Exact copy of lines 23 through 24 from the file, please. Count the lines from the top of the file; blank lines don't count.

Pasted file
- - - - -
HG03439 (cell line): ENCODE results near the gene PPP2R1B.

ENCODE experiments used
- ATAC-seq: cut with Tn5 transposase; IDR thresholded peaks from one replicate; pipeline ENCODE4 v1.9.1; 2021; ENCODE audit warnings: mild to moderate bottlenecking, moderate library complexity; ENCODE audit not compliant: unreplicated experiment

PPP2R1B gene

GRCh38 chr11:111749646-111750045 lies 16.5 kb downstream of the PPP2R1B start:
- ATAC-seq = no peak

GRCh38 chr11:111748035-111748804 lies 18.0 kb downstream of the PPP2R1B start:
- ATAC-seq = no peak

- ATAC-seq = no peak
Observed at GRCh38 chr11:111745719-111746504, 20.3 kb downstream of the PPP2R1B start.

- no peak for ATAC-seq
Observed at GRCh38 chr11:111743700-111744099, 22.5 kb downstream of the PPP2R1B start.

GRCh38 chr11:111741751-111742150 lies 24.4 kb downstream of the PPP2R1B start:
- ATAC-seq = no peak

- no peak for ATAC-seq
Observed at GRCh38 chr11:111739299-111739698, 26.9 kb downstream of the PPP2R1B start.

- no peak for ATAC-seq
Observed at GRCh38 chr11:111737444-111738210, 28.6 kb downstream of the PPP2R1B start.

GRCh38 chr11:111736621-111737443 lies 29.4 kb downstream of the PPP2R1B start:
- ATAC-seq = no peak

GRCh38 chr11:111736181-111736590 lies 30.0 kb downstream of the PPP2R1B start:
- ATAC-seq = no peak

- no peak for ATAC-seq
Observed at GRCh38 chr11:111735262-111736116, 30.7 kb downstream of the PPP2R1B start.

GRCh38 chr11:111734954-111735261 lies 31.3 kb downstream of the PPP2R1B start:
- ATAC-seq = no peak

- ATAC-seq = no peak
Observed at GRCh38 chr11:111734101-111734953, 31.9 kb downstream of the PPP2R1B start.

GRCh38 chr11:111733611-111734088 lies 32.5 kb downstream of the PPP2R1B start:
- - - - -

- no peak for ATAC-seq
Observed at GRCh38 chr11:111735262-111736116, 30.7 kb downstream of the PPP2R1B start.